GWANGJU, June 8 (Yonhap) -- A regional court ordered the state Thursday to compensate late poet Kim Nam-ju and five others for the psychological damage they suffered during their fight in the 1970s against then President Park Chung-hee's constitutional revision to prolong his rule.
After seizing power in a military coup in 1961, Park declared martial law and introduced the Yushin Constitution in 1972 in an attempt to remain in power forever by switching the presidential vote to an indirect election system and repressing political opposition and dissent.
Kim, then a student at Chonnam National University in the southwestern city of Gwangju, and his schoolmates staged campaigns against the constitutional revision, including the publication and distribution of newspapers criticizing the authoritarian regime.
The following year, they were detained for investigation for up to 284 days, subjected to torture and given suspended prison sentences on charges of national security law violations.
Kim and others were later expelled from the university. Two of them were readmitted and acquired middle school teaching licenses and landed teaching positions, but their appointments were canceled after they failed to pass security clearance.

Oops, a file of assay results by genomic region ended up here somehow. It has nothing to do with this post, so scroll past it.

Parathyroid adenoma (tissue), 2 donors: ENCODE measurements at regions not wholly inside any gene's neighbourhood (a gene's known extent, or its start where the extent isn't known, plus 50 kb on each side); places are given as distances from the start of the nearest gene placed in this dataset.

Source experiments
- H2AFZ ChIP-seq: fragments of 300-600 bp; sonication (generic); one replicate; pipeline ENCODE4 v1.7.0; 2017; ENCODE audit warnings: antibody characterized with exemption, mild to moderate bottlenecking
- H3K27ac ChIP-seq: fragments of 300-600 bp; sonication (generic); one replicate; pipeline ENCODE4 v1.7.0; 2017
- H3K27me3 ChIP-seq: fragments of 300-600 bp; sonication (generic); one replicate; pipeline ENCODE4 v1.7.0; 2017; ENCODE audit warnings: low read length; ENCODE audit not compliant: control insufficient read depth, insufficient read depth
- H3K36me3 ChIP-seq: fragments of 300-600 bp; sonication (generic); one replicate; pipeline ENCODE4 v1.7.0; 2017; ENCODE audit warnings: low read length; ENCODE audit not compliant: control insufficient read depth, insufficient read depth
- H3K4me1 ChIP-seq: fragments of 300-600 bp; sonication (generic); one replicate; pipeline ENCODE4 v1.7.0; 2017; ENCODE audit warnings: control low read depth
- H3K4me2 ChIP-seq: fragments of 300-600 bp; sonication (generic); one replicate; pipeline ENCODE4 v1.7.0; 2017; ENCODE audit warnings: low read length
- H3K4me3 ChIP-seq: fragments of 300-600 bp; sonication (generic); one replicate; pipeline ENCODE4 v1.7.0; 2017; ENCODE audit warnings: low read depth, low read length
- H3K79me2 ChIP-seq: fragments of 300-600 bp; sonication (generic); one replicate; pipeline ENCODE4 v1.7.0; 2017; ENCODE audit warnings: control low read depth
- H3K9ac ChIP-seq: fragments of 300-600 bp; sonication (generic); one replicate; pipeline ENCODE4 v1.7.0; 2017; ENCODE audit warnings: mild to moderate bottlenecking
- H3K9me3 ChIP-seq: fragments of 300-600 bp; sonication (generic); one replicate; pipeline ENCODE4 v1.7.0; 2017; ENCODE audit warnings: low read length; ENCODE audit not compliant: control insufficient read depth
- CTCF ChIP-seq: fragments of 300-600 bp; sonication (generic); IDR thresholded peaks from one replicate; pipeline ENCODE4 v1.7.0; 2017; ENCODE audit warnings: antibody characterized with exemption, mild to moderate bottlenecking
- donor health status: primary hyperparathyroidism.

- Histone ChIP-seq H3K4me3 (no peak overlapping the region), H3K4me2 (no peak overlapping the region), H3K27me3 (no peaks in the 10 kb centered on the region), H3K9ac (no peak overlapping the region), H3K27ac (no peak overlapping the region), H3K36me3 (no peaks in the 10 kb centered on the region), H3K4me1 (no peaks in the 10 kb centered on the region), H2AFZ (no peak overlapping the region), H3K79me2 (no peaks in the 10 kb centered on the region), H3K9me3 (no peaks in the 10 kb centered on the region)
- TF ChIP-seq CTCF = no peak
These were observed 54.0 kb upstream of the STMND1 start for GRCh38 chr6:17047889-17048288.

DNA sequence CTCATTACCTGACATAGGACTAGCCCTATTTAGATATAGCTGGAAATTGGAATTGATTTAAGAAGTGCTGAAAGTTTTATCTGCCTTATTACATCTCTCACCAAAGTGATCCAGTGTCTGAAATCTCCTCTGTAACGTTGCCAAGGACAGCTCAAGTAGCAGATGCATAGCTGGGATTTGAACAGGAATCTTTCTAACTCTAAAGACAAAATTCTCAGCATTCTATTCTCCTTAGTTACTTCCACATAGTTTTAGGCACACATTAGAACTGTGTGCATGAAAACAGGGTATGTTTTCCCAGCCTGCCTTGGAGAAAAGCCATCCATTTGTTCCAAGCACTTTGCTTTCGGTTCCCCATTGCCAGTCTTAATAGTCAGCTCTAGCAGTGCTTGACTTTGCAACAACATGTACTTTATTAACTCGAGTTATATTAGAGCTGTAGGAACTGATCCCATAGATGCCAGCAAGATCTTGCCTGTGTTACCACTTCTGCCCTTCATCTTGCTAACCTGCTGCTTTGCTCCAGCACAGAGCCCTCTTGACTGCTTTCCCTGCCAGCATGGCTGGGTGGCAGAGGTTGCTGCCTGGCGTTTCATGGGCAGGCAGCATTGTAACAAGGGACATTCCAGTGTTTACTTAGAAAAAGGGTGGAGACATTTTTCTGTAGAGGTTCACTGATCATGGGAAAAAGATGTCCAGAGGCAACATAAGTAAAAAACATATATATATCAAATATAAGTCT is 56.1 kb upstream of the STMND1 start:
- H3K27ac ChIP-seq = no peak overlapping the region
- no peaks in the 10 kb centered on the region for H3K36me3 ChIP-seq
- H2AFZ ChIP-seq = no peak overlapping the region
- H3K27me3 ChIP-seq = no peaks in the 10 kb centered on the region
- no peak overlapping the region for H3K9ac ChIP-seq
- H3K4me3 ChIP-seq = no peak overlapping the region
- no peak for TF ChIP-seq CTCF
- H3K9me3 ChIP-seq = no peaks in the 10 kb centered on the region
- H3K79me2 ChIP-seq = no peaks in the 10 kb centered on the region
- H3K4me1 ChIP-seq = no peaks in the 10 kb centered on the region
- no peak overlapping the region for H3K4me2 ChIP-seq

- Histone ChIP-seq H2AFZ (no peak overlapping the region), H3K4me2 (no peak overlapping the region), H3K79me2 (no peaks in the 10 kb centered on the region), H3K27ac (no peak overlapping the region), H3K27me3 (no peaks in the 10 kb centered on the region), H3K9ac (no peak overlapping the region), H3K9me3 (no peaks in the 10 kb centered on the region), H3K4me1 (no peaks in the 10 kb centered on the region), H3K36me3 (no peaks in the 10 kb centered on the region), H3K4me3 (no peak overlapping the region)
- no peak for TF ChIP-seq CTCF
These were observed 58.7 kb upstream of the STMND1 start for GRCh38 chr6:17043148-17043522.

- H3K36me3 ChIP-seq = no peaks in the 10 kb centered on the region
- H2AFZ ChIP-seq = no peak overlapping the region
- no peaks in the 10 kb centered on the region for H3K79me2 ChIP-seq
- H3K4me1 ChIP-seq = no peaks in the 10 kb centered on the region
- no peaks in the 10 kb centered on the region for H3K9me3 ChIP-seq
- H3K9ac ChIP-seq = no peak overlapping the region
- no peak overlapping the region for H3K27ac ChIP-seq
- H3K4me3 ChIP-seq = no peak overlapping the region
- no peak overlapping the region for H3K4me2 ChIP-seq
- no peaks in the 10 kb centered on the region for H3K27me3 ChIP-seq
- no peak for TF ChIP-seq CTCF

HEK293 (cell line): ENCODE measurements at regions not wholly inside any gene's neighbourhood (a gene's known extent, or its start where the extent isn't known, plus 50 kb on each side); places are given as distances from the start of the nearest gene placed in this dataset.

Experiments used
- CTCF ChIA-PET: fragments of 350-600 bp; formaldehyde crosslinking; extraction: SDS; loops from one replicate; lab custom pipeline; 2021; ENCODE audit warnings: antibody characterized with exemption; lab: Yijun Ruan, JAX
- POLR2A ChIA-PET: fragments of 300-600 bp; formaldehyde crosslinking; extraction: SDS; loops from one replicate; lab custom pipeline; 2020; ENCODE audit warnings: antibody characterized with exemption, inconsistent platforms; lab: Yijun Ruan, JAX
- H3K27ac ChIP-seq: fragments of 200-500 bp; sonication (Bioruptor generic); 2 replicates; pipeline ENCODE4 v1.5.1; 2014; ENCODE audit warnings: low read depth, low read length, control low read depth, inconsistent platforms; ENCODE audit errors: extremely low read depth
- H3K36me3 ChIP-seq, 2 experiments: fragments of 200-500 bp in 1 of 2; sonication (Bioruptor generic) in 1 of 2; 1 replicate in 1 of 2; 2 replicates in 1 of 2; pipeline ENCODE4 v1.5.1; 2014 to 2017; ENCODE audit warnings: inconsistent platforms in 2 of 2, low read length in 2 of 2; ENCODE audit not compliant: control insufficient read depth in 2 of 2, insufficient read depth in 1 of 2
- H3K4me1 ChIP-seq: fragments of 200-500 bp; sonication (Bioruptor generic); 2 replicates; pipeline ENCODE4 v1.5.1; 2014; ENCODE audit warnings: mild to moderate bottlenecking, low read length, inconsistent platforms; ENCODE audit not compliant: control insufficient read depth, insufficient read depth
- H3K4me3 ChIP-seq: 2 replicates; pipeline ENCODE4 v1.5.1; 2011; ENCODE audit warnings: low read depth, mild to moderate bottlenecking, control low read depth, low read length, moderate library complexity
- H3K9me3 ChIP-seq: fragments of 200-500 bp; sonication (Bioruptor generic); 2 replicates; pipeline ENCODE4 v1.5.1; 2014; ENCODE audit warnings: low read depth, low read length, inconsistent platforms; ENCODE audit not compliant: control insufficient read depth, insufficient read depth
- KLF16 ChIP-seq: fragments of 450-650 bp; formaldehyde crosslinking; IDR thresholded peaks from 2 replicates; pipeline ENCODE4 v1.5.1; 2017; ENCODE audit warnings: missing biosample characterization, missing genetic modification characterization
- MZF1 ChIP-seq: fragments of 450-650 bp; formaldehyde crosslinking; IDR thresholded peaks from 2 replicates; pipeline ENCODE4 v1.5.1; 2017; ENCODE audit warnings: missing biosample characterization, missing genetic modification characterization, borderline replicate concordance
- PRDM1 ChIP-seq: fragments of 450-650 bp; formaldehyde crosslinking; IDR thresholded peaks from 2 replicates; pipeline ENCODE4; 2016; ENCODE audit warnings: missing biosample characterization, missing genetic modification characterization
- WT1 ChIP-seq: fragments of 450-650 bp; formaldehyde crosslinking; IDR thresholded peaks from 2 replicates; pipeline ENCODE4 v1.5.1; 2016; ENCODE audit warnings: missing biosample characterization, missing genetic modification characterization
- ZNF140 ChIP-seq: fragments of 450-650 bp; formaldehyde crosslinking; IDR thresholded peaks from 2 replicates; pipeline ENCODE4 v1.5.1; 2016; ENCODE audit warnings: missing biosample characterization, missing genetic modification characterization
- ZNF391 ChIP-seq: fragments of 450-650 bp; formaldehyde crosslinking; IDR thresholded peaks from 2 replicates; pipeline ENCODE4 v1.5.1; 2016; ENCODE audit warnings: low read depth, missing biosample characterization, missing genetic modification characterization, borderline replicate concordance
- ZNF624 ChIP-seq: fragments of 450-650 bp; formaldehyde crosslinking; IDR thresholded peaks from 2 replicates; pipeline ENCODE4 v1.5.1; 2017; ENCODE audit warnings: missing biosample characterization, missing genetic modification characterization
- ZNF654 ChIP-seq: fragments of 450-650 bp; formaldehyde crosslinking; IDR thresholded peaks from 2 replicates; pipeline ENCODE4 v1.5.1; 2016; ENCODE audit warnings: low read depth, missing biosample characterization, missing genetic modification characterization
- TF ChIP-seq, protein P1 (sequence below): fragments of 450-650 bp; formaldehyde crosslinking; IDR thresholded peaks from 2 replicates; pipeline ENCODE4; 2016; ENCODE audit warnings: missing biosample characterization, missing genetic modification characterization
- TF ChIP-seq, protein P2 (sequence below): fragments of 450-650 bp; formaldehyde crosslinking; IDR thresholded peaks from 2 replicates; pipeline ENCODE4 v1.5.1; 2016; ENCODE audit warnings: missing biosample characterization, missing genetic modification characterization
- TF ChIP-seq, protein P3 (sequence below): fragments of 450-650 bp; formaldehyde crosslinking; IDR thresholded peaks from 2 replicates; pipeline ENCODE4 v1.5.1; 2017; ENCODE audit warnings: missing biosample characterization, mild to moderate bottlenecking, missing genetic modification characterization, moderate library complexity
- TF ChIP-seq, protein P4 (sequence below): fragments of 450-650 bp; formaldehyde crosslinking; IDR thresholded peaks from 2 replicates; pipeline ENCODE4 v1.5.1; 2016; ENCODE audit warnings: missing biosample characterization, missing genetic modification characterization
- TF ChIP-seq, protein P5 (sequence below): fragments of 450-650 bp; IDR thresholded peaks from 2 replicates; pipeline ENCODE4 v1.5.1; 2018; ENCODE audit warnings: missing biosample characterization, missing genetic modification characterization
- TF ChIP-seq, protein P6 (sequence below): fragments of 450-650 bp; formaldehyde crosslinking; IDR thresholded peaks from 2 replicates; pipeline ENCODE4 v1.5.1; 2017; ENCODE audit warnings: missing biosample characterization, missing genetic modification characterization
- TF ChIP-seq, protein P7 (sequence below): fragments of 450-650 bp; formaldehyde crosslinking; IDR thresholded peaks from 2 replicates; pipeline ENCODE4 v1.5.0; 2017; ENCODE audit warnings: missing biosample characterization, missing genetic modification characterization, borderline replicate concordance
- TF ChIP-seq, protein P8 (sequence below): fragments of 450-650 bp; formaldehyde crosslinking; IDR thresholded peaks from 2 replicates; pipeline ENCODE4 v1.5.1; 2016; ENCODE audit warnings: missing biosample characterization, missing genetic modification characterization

In a retrial of their case, the Gwangju High Court in 2021 acquitted them, acknowledging the government at that time illegally arrested, detained and forced confessions from them.
Six of them and their families have since filed a damages suit against the government.
On Thursday, the Gwangju District Court ordered the state to pay a total of 3.1 billion won (US$2.3 million) in compensation to 42 plaintiffs.
The amount, which represented less than half of what the plaintiffs demanded, was calculated in consideration of the earnings the victims could have made if there hadn't been government brutalities, as well as interest for the lost earnings and compensation.
"The victims appear to have sustained social and economic disadvantage after they were detained for a considerable period of time, expelled from the university and they and their families were stigmatized as spies," the court said.
(Asiad) S. Korea blank China to reach men's football semifinals
(LEAD) (Asiad) S. Korea takes 2 silvers in roller skating relays
S. Korea says N. Korea will never be recognized as nuclear-weapon state
N. Korea slams IAEA's adoption of resolution on Pyongyang's nuclear weapons program
(Asiad) No time to celebrate for S. Korean goal scorer after win over China in men's football quarters
(News Focus) Travis King's release an opportunity for rapprochement in U.S.-N. Korea ties?
DP averts crisis following court's rejection of Lee's arrest; focus shifts to unity
5 years after signing, future of inter-Korean military accord unclear
In desperation, N. Korea, Russia turn to one another for mutual assistance rivaling U.S.-S. Korea cooperation
Yoon seeks to carve out bigger role for S. Korea in Indo-Pacific, world